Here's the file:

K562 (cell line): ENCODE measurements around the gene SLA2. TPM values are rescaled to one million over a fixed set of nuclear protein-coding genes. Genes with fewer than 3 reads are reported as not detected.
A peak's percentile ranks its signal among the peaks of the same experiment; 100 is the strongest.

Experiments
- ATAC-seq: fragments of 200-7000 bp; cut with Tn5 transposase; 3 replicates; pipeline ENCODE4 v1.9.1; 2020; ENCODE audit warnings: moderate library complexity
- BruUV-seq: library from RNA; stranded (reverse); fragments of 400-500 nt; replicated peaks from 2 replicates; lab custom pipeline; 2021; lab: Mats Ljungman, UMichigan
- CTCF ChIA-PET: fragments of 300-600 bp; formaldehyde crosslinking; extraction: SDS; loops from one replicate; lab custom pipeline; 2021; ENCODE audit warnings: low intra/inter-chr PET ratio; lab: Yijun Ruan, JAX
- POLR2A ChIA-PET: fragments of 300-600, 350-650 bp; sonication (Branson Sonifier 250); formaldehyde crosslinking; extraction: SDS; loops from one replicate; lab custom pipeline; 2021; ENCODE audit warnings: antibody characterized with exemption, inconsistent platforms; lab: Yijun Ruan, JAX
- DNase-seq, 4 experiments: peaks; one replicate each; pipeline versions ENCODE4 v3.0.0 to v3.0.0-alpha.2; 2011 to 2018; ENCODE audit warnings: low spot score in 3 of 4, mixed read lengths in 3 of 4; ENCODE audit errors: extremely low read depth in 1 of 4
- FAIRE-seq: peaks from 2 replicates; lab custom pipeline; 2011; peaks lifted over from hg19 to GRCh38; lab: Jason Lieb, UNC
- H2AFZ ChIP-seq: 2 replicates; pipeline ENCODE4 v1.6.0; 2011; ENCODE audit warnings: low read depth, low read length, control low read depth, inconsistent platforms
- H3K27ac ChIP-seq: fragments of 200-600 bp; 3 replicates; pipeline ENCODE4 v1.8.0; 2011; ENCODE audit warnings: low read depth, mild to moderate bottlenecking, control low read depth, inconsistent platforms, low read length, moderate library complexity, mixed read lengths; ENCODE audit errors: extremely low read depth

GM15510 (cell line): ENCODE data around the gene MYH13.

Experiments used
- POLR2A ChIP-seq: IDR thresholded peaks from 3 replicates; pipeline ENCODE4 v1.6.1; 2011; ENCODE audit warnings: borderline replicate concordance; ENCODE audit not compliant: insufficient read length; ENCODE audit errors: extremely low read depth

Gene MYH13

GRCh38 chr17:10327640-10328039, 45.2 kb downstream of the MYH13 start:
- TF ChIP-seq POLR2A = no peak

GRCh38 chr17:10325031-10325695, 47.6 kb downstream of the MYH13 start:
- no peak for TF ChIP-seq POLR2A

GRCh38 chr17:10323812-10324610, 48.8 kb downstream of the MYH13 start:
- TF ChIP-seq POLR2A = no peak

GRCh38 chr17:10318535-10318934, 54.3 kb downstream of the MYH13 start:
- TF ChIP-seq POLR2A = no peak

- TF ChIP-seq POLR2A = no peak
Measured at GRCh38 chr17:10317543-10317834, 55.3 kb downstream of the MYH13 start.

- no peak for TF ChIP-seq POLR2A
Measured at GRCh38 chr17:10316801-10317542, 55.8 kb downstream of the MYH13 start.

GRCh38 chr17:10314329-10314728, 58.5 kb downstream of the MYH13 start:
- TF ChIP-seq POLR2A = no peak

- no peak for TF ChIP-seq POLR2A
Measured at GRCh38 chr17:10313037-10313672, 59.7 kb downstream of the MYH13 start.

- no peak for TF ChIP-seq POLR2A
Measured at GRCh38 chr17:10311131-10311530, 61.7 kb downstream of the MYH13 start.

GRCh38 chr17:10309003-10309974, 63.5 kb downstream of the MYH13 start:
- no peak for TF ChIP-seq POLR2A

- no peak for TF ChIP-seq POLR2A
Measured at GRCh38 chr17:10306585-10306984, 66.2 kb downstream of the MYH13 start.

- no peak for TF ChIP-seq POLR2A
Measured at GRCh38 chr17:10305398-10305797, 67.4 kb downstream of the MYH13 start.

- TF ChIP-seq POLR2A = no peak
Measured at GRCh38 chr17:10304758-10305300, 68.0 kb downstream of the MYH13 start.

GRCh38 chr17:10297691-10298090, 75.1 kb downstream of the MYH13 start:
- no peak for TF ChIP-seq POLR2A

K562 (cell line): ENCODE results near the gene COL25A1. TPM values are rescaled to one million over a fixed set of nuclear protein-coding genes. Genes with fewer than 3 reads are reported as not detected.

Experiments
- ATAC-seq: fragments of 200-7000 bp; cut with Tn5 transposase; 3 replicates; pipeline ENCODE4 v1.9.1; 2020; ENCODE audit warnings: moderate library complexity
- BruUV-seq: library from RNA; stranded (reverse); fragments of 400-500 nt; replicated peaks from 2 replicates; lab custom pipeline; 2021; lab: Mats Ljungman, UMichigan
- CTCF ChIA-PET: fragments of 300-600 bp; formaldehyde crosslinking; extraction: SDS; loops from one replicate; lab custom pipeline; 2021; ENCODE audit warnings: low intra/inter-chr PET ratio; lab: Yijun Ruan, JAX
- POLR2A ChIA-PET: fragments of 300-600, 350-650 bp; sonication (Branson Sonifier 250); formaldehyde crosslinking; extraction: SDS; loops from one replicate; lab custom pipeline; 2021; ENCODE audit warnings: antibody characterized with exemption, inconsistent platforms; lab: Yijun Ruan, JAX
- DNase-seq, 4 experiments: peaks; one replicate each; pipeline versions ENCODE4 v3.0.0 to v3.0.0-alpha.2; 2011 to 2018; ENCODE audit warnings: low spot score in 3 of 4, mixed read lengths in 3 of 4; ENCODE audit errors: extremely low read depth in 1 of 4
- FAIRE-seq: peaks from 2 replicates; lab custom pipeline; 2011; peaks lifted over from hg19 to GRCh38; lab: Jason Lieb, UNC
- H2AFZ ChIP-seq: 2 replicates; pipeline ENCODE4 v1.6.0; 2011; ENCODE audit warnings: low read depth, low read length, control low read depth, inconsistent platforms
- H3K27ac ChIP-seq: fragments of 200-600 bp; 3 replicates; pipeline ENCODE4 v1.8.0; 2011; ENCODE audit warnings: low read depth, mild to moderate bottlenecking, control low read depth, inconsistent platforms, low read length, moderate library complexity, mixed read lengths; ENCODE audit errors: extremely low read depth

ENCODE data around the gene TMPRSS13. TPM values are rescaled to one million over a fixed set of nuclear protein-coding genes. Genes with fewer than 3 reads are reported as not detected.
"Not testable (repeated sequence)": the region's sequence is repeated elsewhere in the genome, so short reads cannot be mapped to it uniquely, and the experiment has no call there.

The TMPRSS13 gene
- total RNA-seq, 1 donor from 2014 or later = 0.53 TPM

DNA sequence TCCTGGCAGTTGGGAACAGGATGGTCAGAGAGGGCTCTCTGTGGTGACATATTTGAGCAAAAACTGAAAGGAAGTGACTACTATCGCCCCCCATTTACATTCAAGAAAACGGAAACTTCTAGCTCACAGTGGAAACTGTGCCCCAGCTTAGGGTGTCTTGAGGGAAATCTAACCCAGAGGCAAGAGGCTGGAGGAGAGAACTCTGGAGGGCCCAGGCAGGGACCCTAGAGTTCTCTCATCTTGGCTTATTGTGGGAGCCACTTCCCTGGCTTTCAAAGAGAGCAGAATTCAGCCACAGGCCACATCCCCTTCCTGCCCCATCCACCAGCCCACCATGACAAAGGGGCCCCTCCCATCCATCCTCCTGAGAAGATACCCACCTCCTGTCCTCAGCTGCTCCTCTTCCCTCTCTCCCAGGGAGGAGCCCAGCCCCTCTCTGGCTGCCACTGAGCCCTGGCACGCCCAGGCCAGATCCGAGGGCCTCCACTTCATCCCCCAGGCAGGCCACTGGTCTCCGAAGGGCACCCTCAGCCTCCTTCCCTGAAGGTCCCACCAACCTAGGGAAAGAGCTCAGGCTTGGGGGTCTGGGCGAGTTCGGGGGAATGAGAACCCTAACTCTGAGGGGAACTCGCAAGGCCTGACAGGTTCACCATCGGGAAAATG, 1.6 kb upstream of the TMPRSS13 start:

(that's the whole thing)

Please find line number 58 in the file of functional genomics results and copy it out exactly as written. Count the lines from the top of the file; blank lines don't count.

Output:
DNA sequence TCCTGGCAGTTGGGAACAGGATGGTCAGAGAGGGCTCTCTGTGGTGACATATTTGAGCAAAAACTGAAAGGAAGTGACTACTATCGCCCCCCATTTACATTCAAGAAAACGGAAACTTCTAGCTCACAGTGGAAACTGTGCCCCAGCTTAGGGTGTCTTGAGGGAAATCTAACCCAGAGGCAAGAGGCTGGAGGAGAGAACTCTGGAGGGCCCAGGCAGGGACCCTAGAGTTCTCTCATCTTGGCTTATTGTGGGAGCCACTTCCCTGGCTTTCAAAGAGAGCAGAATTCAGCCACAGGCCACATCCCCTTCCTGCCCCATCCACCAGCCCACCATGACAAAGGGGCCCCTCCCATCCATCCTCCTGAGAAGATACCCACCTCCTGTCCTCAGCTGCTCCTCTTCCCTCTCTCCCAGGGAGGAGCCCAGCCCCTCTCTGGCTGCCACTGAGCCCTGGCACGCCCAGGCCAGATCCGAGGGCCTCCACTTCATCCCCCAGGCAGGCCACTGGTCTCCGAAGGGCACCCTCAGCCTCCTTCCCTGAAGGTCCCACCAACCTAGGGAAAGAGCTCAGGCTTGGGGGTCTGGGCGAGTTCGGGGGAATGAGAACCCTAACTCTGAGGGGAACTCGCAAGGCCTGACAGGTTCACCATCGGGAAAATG, 1.6 kb upstream of the TMPRSS13 start: